I was inspired. I was not just inspired to write; I was inspired to finish by November 30th. Over the next four days, I wrote day and night, even with a full teaching schedule… and completed 27,000 words. At 7:46pm on November 30th, I wrote my fifty thousandth word.

I never could have written this novel without watching them write theirs. Never would have finished this challenge if I hadn’t watched them fight for each and every word. They were a true inspiration.

So, on the second to last day, when I walked into the lunchroom and my fifth graders were asking for my “number”… and I shared 40,000, not nearly where I should have been at this point in the month, I was rather surprised when one of the students who had already completed nearly all of her 9,000 word goal looked up at me with the biggest smile on her face, saying “You are so inspiring!” Me? The one who had nearly given up with less than half of my novel done just four days before the deadline?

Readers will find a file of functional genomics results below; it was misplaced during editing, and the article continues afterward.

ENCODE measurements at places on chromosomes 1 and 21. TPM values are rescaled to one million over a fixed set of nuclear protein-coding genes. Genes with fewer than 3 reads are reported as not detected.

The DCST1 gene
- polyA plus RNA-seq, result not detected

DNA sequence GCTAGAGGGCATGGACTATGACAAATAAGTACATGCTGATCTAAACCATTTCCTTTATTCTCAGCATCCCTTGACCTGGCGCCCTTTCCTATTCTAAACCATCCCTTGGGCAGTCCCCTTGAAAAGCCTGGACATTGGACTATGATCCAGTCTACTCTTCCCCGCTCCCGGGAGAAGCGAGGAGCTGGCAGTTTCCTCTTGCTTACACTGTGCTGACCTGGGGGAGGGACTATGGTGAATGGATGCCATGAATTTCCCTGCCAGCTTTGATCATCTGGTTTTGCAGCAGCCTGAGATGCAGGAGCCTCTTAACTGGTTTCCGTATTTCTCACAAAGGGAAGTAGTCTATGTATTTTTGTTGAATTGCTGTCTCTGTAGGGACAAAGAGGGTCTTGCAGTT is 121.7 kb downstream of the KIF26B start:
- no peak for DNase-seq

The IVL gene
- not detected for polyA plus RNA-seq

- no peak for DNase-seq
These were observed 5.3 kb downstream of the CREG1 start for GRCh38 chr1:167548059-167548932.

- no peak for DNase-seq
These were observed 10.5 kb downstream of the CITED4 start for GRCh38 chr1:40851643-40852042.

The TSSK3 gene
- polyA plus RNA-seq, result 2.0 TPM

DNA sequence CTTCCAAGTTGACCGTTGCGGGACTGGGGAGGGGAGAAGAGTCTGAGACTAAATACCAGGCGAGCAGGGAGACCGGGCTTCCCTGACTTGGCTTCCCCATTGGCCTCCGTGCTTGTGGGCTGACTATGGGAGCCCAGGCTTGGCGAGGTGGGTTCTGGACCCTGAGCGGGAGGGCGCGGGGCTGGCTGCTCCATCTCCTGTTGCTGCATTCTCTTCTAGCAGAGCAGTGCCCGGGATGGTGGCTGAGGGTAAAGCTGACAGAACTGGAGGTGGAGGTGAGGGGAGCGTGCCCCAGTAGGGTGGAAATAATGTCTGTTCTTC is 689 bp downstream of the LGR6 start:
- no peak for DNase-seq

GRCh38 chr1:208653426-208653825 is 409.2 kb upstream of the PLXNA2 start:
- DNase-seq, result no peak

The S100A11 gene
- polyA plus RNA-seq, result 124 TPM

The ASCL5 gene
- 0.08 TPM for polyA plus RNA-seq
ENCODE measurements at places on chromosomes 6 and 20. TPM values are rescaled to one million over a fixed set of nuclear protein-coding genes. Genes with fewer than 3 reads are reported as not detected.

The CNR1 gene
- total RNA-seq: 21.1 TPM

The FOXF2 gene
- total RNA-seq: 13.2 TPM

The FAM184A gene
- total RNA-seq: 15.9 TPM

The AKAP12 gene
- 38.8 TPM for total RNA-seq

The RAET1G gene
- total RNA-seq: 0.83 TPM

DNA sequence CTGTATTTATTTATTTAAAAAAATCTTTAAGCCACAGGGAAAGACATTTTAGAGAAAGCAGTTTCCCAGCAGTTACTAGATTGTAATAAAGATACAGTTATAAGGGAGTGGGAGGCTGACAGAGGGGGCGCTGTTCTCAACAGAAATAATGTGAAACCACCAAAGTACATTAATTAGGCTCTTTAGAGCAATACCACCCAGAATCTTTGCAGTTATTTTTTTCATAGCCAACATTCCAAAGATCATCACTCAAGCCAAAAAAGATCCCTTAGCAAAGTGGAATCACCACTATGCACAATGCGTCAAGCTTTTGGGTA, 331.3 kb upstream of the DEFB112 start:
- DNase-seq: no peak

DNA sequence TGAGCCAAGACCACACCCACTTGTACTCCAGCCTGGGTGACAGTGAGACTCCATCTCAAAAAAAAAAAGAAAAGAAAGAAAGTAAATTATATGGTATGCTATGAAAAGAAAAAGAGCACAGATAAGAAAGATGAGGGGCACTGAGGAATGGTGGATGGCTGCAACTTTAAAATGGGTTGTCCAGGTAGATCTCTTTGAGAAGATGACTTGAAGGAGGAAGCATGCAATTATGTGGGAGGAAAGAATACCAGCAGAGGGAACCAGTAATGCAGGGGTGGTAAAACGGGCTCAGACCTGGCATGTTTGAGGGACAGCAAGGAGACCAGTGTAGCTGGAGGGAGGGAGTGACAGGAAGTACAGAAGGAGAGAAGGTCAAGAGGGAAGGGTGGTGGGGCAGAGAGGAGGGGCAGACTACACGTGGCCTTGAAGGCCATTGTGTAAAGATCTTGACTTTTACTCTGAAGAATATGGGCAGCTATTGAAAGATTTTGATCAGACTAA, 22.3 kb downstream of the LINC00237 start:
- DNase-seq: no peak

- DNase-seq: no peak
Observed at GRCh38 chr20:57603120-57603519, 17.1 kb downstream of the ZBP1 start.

Yet, they continued to surprise me. Later that afternoon, a student who had finished a week early came by my classroom “just to check on me.” And on December 1st, when I showed up with donuts and supplies to show them that I was proud of them, it was those same students who came running into my classroom to tell me that they were proud of me.

My students are now more empathetic, more genuinely interested in each other. They are significantly better writers and significantly more confident in their abilities than any score on a standardized test could have possibly achieved. And where a five paragraph essay had once seemed daunting work, now sitting and writing a thousand words sounds like child’s play to these incredible students.